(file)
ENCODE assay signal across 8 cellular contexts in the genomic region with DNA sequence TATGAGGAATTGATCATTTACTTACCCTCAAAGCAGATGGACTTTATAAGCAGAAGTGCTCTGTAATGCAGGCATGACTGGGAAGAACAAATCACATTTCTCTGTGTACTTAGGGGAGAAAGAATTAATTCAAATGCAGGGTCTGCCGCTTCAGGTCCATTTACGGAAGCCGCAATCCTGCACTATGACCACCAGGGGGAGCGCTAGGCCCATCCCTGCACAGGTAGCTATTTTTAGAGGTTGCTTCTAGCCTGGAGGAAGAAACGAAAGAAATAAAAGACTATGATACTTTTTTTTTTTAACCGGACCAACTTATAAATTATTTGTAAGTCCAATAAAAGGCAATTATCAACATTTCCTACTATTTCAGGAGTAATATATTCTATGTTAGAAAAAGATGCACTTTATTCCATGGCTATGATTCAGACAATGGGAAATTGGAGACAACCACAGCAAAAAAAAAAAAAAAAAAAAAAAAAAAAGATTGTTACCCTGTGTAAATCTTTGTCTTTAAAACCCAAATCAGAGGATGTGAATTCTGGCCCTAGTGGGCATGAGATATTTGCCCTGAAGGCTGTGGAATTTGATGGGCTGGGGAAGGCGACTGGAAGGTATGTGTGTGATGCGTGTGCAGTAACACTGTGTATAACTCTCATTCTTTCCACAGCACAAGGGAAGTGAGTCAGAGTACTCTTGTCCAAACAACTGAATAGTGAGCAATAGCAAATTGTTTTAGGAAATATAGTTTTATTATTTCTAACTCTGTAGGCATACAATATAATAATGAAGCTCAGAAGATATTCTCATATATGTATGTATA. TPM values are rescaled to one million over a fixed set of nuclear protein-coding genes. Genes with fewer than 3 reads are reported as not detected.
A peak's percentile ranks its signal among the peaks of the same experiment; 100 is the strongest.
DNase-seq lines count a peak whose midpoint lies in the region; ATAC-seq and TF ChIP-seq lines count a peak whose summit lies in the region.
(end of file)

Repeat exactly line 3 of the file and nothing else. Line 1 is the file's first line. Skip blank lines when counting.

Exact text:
DNase-seq lines count a peak whose midpoint lies in the region; ATAC-seq and TF ChIP-seq lines count a peak whose summit lies in the region.